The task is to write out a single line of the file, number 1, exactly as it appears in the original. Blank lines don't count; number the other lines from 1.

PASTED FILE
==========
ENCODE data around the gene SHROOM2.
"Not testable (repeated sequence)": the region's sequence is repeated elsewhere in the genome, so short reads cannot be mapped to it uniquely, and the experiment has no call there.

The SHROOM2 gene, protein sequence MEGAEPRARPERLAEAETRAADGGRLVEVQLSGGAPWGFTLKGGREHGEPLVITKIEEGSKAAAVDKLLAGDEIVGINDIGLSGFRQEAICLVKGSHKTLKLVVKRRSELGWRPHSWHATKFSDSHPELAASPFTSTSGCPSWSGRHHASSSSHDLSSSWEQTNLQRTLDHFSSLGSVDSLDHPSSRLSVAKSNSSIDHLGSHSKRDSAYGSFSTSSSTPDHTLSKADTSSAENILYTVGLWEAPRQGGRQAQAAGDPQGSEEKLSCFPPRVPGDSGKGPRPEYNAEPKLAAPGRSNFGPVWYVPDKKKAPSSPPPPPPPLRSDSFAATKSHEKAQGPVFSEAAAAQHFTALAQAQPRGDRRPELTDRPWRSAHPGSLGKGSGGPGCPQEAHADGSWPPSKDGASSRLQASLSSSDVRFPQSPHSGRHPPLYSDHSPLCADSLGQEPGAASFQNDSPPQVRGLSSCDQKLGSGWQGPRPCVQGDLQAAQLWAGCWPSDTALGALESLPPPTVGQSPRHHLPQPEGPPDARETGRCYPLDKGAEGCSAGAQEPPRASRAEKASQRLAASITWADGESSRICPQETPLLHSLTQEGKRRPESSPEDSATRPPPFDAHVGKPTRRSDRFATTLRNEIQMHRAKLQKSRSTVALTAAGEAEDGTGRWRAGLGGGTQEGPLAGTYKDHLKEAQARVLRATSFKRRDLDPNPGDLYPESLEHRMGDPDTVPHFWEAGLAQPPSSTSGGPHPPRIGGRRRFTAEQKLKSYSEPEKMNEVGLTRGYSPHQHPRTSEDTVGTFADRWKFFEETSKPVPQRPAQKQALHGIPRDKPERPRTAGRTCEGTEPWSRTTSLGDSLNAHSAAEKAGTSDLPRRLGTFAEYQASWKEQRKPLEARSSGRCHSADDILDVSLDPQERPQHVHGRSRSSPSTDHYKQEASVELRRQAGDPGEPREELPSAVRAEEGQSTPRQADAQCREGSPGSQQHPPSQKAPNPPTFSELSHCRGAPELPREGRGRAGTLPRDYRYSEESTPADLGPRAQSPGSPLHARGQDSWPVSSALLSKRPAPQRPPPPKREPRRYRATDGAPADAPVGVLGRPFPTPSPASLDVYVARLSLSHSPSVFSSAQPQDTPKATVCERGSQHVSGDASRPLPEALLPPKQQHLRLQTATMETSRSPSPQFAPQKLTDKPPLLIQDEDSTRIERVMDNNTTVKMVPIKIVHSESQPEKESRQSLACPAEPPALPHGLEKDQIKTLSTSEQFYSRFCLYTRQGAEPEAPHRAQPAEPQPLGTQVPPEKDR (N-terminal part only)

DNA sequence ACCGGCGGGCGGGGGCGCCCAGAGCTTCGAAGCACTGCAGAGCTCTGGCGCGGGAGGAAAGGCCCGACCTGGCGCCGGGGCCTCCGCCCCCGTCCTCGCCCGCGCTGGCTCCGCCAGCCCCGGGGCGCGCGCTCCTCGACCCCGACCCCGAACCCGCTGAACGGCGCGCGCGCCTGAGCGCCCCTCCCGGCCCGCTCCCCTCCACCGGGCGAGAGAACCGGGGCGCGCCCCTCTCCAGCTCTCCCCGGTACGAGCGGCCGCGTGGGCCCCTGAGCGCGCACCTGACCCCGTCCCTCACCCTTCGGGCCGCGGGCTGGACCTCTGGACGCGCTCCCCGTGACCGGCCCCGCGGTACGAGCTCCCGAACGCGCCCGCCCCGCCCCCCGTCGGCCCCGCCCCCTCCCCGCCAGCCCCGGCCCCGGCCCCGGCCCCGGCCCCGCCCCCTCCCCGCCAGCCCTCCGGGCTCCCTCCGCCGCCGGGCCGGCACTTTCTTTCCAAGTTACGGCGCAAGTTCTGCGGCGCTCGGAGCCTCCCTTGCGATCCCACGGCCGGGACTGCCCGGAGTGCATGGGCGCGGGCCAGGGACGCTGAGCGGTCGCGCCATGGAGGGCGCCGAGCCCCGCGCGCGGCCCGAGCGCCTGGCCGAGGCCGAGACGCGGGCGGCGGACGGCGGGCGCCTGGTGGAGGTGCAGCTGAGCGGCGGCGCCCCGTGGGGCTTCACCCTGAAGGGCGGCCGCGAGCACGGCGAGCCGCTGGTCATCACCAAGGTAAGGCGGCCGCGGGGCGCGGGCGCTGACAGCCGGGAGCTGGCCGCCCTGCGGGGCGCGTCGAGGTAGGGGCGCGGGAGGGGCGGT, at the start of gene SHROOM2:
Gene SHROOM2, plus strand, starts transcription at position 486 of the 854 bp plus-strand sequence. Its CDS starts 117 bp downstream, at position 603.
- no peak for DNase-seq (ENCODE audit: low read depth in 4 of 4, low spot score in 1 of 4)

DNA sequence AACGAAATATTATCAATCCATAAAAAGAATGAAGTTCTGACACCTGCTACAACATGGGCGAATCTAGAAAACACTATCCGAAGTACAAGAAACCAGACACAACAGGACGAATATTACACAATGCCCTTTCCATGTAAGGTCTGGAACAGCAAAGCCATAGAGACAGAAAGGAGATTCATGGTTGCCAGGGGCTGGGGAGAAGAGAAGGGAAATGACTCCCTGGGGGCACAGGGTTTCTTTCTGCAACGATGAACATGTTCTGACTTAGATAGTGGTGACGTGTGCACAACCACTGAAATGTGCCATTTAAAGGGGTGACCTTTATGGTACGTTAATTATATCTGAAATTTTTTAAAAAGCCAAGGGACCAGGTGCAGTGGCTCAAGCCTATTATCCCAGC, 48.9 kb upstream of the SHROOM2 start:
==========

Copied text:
ENCODE data around the gene SHROOM2.